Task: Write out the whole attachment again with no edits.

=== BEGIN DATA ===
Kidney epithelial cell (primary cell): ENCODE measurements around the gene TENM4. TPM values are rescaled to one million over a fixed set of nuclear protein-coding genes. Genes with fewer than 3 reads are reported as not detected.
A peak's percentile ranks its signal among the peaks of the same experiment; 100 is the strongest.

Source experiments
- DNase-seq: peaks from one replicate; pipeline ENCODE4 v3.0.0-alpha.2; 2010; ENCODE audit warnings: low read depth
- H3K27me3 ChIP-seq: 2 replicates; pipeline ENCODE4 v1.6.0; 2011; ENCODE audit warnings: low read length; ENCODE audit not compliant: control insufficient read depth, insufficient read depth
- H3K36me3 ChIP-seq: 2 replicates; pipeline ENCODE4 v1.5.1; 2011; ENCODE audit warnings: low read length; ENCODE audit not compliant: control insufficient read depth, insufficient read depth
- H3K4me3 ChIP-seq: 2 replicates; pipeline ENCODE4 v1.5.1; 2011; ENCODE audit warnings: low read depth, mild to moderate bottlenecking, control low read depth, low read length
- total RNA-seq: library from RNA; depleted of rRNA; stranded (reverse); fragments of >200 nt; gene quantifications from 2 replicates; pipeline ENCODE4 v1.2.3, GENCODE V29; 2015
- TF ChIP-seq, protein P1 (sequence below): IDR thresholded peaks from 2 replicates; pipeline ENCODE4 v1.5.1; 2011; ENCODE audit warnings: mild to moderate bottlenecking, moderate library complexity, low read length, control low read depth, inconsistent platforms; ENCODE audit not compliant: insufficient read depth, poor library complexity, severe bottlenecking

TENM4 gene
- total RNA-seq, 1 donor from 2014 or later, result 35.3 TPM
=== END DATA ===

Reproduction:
Kidney epithelial cell (primary cell): ENCODE measurements around the gene TENM4. TPM values are rescaled to one million over a fixed set of nuclear protein-coding genes. Genes with fewer than 3 reads are reported as not detected.
A peak's percentile ranks its signal among the peaks of the same experiment; 100 is the strongest.

Source experiments
- DNase-seq: peaks from one replicate; pipeline ENCODE4 v3.0.0-alpha.2; 2010; ENCODE audit warnings: low read depth
- H3K27me3 ChIP-seq: 2 replicates; pipeline ENCODE4 v1.6.0; 2011; ENCODE audit warnings: low read length; ENCODE audit not compliant: control insufficient read depth, insufficient read depth
- H3K36me3 ChIP-seq: 2 replicates; pipeline ENCODE4 v1.5.1; 2011; ENCODE audit warnings: low read length; ENCODE audit not compliant: control insufficient read depth, insufficient read depth
- H3K4me3 ChIP-seq: 2 replicates; pipeline ENCODE4 v1.5.1; 2011; ENCODE audit warnings: low read depth, mild to moderate bottlenecking, control low read depth, low read length
- total RNA-seq: library from RNA; depleted of rRNA; stranded (reverse); fragments of >200 nt; gene quantifications from 2 replicates; pipeline ENCODE4 v1.2.3, GENCODE V29; 2015
- TF ChIP-seq, protein P1 (sequence below): IDR thresholded peaks from 2 replicates; pipeline ENCODE4 v1.5.1; 2011; ENCODE audit warnings: mild to moderate bottlenecking, moderate library complexity, low read length, control low read depth, inconsistent platforms; ENCODE audit not compliant: insufficient read depth, poor library complexity, severe bottlenecking

TENM4 gene
- total RNA-seq, 1 donor from 2014 or later, result 35.3 TPM